When your goal is just to reduce illness and death caused by malaria, you’re likely to focus most of your energy on Plasmodium falciparum — the deadliest and most common parasite behind the disease. But when you’re trying to end malaria for good — eradicate it from the face of our planet — you have to tackle malaria in all its forms, including P. vivax. This presents additional challenges that require innovation.
One of the things that makes P. vivax so insidious is that, in addition to the active parasite that makes you sick, it also has “sleeper cells,” called hypnozoites, that may linger in your body once you’ve been treated. They can stay in your liver for up to a year or longer until, with no warning, some of them wake up and cause a renewed bout of malaria. And people who experience this resurgence of parasites can become reservoirs of renewed infection for their families and their communities.
There are drugs that kill hypnozoites, but they can be toxic to a lot of people, so there’s still work to do. The problem with finding a drug that will help everyone is that, until recently, generating hypnozoites in a lab was impossible because researchers had to use cancerous liver cells as hosts, and after two or three days, these cells were no longer suitable for hypnozoite growth. Since a hypnozoite takes at least a week and a half to mature and reactivate, by the time the cancerous liver cells stopped being good hosts, the hypnozoites have not had sufficient time to reactivate.
Dr. Dennis Kyle, a parasitologist formerly at the University of South Florida, came to us with a big idea on how to solve this problem. His multidisciplinary team of engineers and biologists wanted to try, essentially, to build a section of a human liver in a lab, including capillaries, membranes, chambers, and a mechanism for blood to flow through them all. This would involve alternating layers of glass and plastic in which channels had been cut for blood to flow and healthy liver cells to grow, resulting in a structure less than 1.5 mm thick but complex enough to simulate the human liver — at which point he would have a perfect host to grow hypnozoites. There were many steps to the project and many ways it could fall apart at each step, but the proposal was so well designed that we couldn’t say no.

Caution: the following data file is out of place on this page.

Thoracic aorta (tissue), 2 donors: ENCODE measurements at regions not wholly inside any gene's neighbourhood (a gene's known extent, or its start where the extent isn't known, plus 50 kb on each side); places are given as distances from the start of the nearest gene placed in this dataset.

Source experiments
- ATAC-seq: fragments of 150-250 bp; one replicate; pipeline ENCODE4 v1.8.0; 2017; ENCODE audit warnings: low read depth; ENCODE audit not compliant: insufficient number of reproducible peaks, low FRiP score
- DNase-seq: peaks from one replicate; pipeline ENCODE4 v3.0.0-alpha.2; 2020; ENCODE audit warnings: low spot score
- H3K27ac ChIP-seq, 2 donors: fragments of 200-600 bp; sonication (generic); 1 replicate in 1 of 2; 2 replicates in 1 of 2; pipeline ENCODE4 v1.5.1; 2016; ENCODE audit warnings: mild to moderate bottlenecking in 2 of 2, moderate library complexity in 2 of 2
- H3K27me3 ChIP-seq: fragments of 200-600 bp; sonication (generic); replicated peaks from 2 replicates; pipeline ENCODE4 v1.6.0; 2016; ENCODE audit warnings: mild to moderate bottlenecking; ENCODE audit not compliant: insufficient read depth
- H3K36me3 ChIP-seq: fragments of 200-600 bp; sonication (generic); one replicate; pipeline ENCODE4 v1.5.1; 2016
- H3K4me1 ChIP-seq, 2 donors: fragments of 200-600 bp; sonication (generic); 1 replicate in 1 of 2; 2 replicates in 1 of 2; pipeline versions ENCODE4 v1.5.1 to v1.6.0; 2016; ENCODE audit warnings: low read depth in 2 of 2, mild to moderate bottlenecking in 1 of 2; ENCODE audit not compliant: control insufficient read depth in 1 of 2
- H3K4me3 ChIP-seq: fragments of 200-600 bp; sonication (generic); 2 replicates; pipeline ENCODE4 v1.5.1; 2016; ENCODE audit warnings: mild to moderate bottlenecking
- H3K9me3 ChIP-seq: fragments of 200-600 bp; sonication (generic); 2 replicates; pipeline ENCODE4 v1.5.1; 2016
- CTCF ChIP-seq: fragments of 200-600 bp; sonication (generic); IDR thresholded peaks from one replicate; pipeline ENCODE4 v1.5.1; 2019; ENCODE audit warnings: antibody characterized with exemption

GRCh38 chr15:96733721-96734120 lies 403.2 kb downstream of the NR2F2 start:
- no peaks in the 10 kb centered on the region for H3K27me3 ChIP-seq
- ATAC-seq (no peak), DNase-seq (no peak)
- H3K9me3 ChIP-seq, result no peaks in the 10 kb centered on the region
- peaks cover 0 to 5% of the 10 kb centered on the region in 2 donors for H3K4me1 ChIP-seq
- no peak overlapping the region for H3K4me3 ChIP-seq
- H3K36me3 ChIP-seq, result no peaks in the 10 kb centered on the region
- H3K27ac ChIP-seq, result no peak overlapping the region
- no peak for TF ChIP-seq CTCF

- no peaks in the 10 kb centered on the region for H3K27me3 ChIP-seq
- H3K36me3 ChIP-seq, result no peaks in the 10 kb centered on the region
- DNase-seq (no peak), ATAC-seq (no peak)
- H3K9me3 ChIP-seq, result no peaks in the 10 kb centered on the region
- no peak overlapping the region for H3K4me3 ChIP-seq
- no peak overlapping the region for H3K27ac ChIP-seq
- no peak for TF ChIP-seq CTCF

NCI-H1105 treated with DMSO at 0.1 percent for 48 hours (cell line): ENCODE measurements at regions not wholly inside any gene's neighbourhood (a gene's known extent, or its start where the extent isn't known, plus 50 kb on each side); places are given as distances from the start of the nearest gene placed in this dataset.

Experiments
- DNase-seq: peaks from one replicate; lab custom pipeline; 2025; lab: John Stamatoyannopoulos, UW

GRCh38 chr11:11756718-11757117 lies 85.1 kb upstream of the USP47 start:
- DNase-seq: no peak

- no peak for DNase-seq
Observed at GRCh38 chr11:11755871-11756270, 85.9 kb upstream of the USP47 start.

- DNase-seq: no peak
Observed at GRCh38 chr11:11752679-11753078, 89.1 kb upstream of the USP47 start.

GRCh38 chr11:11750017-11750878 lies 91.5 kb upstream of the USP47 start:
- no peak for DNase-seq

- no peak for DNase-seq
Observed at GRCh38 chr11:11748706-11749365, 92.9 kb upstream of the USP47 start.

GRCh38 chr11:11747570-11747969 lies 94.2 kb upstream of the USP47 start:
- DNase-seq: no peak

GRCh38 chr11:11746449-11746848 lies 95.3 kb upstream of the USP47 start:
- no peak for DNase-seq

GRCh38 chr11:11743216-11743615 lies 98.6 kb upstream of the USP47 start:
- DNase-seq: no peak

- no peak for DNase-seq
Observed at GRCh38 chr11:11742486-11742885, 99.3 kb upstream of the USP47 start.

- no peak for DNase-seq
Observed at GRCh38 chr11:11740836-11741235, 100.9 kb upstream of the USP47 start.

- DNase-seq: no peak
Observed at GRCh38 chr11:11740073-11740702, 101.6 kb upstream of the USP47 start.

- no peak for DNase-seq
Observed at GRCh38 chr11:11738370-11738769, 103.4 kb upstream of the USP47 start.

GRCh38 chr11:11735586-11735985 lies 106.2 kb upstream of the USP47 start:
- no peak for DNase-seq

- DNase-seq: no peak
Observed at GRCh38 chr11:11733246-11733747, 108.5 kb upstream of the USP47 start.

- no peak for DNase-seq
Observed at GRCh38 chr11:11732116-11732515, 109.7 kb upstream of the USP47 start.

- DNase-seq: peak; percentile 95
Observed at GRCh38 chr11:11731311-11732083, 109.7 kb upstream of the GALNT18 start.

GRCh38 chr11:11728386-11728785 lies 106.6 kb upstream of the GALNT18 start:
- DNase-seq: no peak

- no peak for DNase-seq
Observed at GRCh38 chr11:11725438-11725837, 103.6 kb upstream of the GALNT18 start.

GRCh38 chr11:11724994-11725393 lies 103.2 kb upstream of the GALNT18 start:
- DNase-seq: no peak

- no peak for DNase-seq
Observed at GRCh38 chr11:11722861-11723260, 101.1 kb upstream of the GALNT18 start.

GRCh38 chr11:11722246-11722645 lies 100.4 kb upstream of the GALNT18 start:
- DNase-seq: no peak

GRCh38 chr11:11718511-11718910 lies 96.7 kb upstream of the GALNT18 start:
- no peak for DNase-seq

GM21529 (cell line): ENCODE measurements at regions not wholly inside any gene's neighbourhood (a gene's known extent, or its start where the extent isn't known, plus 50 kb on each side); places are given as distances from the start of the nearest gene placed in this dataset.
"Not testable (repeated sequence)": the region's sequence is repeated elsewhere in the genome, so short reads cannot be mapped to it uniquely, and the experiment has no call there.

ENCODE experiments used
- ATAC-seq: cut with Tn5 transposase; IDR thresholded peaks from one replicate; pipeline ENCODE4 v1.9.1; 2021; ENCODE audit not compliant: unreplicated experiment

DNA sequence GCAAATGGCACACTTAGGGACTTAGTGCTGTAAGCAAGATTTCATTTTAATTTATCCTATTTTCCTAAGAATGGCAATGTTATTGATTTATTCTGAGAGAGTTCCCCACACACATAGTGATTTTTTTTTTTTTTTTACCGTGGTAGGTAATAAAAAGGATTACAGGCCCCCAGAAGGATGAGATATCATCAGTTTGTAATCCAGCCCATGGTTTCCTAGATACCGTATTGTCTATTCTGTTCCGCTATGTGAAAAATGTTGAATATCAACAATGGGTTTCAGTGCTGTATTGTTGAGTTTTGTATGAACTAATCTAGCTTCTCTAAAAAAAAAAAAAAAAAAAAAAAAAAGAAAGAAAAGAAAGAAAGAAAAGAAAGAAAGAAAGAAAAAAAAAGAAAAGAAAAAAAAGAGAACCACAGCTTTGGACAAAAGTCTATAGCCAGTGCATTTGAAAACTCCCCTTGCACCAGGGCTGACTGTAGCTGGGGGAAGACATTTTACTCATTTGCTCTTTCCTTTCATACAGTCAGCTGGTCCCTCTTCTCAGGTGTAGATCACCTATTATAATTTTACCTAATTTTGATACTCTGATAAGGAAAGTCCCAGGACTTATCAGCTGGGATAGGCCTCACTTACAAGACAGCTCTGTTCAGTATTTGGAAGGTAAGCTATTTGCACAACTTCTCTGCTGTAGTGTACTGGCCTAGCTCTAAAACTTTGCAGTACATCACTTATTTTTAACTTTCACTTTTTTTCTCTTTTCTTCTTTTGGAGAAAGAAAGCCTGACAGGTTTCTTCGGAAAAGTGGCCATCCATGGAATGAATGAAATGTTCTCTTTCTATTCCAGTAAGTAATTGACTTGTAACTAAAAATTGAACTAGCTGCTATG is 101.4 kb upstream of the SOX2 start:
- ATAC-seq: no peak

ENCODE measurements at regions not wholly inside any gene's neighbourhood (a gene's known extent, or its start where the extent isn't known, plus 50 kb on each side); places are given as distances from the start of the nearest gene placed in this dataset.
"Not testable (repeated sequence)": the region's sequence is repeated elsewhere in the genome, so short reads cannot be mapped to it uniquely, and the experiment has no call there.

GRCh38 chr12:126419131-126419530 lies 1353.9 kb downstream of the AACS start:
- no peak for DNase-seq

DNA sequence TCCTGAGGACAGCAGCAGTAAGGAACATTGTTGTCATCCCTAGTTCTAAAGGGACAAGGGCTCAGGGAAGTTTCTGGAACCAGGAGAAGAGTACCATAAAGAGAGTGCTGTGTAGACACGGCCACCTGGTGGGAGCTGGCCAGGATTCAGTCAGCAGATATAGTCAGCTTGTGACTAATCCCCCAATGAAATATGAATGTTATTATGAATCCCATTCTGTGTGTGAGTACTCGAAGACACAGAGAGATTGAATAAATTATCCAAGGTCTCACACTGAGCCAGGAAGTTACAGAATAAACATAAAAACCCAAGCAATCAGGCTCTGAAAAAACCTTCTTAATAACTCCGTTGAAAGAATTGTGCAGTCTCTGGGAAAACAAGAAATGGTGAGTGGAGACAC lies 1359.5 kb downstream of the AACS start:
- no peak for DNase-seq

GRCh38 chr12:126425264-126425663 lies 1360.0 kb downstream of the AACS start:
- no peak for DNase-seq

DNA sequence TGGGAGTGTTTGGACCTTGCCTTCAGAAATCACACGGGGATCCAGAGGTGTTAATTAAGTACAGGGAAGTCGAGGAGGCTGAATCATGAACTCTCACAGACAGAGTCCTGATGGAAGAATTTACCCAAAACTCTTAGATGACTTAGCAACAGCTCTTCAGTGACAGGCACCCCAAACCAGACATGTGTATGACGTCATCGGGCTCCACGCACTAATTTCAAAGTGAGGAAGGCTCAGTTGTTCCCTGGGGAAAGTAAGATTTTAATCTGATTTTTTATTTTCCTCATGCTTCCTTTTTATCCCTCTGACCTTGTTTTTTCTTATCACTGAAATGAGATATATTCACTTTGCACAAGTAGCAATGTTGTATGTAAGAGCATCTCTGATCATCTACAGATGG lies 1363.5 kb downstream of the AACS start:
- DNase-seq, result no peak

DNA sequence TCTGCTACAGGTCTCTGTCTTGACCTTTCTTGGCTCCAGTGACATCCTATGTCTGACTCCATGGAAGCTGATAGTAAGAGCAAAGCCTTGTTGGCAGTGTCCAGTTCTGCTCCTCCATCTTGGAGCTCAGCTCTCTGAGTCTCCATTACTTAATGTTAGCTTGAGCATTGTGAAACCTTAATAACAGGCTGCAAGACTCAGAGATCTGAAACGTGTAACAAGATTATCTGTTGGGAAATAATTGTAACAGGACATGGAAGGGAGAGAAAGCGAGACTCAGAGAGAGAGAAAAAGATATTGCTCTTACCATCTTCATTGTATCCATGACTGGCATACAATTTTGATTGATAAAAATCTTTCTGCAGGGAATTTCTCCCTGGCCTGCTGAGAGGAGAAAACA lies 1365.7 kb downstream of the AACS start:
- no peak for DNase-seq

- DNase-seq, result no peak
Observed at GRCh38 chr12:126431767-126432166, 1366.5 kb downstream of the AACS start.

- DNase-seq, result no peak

As Kyle and his partners, including engineers at Draper Lab in Cambridge, MA and Tampa, FL began work, they realized that some of the parts of the liver they’d imagined they’d have to create weren’t actually necessary to grow the hypnozoites — and, as they kept working, the list of parts that turned out to be unnecessary kept growing. What they eventually realized was that they didn’t need the capillaries, the membranes, the chambers, or the blood flow. All they needed was to confine healthy liver cells in the right way, and that would be enough. Designing the well plate (a very small version of a test-tube tray) was itself an incredibly complicated job, though, and they kept on making it better and better.
What Kyle and his team have ended up with is even more effective than they’d hoped. It used to be that, when researchers were trying to find drugs that killed sporozoites, they needed up to 500,000 of them to find out whether a single chemical compound could be the foundation of a new drug. With the well plate as Dr. Kyle has designed it, however, 500,000 sporozoites will allow researchers to test at least 100 chemical compounds. This is important, because sporozoites aren’t easy to come by — they have to be harvested from individual mosquitoes that have fed on malaria-infected blood.
Dr. Kyle, who is now at the University of Georgia, has already started testing compounds that have proven effective against other diseases, and by the end of the year he expects to have tested 12,000 such compounds to find out whether they can help us eradicate P. vivax. Not only that, he’s also working with companies to make the well plates widely available to researchers all over the world, which means even morepeople will be doing this testing.
Dr. Kyle’s success doesn’t mean we’ve defeated P. vivax. But it’s now a much fairer fight. We still need to find a compound that works well against hypnozoites — whether by killing them before they wake up, by waking them up and then killing them, or even by just keeping them dormant. From there to a medication that’s safe and effective is a long journey. Still, we’re a lot closer to a world where no child has to live at risk of malaria.